Brad Rogers, chairman of Australia’s Craft Beer Industry Association says: âEvents like GABS not only offer a unique consumer experience to see the quality and diversity of Australian craft beer now available, but it also encourages people to travel and engage with their own local brewery or bar whether thatâs in the regions, or their own city.â
A new website goes live and tickets go on sale through Ticketmaster tomorrow (February 14). GABS will run from May 24 to 26.
Q&A with festival co-founder Steve Jeffares
Why the step up to more than 100 beers?
Last year we had many breweries who wanted to be involved but we unfortunately couldn’t accommodate them because of our 60 tap limit. We have introduced a quota system to ensure the vast majority of Festival Beers (more than 70 per cent) are Australian and come from around the country.
GABS will now be open for all breweries to register an Expression of Interest although the 60 breweries from last year’s festival have been given a first right of refusal to thank them for their support. In addition to the Kiwi beers, Australian breweries are going to be in stellar company as up to ten taps are reserved for the internationally-renowned craft breweries who have unbelievably agreed to brew a Festival Beer too. The Australian Homebrewer of the Year, Michael Wallace, will be also brewing a beer at Young Henry’s in Sydney.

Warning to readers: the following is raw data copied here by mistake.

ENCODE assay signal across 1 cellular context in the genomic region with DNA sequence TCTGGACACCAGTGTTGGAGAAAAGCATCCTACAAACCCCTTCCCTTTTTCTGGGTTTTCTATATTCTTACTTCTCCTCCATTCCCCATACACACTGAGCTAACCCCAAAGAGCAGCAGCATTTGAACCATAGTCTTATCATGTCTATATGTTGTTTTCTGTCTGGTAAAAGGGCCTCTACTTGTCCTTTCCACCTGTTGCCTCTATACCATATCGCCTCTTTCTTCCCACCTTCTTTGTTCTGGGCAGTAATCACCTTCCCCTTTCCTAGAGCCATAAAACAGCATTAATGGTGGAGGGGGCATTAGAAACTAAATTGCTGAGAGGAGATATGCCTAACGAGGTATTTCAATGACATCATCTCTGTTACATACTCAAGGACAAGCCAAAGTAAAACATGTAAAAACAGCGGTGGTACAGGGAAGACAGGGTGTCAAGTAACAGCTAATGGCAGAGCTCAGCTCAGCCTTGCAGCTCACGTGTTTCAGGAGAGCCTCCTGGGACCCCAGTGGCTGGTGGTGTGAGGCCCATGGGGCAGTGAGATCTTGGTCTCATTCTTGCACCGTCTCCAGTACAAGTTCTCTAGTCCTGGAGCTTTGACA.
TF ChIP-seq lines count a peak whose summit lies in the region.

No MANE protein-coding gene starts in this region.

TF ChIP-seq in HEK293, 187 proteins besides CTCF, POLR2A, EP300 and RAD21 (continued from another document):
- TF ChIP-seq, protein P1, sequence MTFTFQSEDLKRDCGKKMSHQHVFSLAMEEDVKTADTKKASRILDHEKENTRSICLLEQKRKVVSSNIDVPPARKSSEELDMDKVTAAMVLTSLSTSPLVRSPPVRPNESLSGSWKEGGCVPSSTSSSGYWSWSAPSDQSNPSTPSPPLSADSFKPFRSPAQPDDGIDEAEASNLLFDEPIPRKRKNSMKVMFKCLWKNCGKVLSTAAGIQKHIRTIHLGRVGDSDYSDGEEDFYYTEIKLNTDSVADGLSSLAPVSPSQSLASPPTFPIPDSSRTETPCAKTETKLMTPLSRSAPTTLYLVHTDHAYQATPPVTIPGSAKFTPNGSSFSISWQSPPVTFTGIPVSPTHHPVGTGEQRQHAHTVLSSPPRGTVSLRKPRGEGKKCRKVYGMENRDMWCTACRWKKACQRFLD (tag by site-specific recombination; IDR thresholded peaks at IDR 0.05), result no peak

What other changes are planned?
* The Beer Market
* We are working to have just two price points for all festival beers (sample and glass fill) as opposed to eight last year
* We’re working to speed up the entry process. We now have much fewer ticket types and wristbanding will be for only a few
* There will be some great new food vendors and all stalls will be moved indoors from the cold to better integrate with the festival
* Pete Mitcham and the Craft Beer College is returning with a variety of educational and informative seminars including the very popular Q & Ales where a selection of brewers talk about their GABS Festival Beer
* The introduction of the Brewers Choice Best Beer of GABS award to complement the People’s Choice Best Beer of GABS
* A Season Pass for GABS (entry to as many sessions as one person likes)
* The Official Guide will be back and may even increase in page numbers
* Breweries and others can advertise in the Official Guide which will be inserted into The Age
* There will be some traditional pub games around the venue
* We’ve changed our keg logistics company and will be working to support breweries who request keg assistance
* We’re avoiding Mother’s Day!
How will the queue issue be handled in busy sessions?